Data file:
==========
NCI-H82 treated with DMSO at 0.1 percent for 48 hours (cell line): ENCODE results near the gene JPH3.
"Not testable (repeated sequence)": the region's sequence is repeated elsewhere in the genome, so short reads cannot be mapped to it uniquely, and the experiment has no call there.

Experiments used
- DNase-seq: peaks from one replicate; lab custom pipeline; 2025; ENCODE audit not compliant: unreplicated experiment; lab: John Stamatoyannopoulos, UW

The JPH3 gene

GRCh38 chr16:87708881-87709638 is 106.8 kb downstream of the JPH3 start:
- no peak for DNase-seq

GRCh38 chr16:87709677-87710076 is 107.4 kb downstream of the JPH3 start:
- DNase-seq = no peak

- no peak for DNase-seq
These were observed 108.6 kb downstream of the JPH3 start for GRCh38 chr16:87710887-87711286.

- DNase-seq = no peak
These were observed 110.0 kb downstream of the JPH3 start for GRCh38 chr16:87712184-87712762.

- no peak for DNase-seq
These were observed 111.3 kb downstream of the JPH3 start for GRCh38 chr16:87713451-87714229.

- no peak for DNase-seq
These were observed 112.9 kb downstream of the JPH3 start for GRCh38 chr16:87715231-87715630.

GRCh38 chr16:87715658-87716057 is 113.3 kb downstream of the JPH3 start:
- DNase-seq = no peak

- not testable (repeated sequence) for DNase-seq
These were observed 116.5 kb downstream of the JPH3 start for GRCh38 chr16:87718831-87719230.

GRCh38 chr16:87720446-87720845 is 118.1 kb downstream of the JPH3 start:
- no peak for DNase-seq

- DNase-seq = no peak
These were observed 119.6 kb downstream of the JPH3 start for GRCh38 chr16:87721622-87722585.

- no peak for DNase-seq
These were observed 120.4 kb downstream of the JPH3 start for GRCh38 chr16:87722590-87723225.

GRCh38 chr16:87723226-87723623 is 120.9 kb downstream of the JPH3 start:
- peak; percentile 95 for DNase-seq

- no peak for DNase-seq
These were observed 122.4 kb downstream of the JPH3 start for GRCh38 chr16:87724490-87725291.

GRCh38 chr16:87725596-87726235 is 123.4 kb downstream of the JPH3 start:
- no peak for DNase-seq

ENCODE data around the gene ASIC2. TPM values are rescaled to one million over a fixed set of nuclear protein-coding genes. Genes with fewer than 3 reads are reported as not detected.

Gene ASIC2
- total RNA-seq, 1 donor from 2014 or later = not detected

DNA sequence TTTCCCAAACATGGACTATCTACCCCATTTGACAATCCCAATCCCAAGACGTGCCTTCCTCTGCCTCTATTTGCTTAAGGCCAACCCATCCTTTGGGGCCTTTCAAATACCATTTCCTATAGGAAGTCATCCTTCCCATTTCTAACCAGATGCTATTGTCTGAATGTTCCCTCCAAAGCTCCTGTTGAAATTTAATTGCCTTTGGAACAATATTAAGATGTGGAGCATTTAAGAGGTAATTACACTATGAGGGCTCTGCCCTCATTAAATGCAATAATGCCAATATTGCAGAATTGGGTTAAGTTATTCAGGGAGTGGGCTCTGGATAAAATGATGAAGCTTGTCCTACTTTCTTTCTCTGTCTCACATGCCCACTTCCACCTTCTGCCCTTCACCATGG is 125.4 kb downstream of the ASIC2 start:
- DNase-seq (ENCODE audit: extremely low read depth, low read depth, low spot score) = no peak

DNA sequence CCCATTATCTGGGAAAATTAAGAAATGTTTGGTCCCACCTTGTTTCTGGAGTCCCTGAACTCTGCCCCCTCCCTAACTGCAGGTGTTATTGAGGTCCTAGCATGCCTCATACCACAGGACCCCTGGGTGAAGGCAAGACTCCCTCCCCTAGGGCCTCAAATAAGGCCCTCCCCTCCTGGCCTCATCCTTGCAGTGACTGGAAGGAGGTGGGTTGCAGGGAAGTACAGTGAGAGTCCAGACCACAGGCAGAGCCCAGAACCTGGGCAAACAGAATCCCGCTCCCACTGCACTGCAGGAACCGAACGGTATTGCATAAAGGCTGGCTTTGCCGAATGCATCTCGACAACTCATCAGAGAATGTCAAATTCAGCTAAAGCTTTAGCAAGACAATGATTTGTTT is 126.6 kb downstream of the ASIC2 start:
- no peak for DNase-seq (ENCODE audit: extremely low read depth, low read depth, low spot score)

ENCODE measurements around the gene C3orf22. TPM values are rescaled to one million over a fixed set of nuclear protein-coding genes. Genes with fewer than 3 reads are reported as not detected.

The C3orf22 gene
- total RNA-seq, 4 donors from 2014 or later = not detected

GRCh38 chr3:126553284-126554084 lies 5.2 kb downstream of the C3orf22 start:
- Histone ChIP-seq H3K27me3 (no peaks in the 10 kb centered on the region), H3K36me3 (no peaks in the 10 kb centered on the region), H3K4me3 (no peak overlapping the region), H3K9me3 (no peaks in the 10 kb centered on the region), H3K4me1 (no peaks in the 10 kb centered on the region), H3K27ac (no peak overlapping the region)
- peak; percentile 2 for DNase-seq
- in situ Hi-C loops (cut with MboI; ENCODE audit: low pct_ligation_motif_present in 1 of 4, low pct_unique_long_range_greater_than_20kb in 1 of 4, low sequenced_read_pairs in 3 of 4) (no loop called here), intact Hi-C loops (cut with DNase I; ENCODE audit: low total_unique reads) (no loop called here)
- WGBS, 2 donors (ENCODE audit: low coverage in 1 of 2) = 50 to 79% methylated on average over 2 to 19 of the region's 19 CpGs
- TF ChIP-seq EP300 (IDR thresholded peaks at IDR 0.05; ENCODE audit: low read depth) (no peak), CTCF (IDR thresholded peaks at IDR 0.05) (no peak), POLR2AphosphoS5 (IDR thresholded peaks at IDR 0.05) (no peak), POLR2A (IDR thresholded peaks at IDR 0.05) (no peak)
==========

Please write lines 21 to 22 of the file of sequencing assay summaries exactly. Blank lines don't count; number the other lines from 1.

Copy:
These were observed 116.5 kb downstream of the JPH3 start for GRCh38 chr16:87718831-87719230.

GRCh38 chr16:87720446-87720845 is 118.1 kb downstream of the JPH3 start: